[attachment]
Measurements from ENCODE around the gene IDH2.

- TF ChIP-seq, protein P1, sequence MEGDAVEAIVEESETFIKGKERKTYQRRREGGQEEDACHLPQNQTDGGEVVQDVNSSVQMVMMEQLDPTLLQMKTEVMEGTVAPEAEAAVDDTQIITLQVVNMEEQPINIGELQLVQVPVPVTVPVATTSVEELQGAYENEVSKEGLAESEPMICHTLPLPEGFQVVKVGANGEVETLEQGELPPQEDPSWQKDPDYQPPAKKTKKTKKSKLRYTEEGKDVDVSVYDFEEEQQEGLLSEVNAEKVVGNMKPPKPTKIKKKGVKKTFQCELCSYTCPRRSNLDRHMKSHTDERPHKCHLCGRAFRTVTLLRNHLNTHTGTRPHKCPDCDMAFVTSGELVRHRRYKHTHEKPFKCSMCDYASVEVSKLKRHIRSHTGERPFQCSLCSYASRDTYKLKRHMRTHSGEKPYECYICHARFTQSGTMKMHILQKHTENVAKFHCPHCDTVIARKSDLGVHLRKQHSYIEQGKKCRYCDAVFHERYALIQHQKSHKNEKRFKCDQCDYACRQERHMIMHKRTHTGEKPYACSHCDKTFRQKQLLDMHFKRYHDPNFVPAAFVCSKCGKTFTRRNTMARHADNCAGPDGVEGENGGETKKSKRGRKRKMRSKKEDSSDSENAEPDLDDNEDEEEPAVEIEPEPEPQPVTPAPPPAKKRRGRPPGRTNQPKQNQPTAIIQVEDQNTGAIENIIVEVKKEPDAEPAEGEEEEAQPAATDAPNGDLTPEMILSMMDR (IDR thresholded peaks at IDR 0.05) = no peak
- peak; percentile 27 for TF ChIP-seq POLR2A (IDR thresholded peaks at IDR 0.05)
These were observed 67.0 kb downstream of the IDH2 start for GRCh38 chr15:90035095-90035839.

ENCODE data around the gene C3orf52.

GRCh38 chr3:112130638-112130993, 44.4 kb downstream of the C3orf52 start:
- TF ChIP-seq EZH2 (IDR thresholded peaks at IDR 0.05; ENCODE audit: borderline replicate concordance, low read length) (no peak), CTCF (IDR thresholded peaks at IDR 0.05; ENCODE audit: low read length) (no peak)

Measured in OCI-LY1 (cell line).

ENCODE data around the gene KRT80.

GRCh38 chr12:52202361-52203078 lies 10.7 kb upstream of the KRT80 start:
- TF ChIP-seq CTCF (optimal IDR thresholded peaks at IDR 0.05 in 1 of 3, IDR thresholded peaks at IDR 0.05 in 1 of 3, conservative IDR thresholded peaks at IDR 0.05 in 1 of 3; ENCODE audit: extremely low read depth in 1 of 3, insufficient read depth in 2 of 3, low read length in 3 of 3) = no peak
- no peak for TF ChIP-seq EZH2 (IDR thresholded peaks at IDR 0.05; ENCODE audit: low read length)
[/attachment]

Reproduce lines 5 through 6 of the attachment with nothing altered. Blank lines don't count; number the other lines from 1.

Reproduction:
ENCODE data around the gene C3orf52.

GRCh38 chr3:112130638-112130993, 44.4 kb downstream of the C3orf52 start: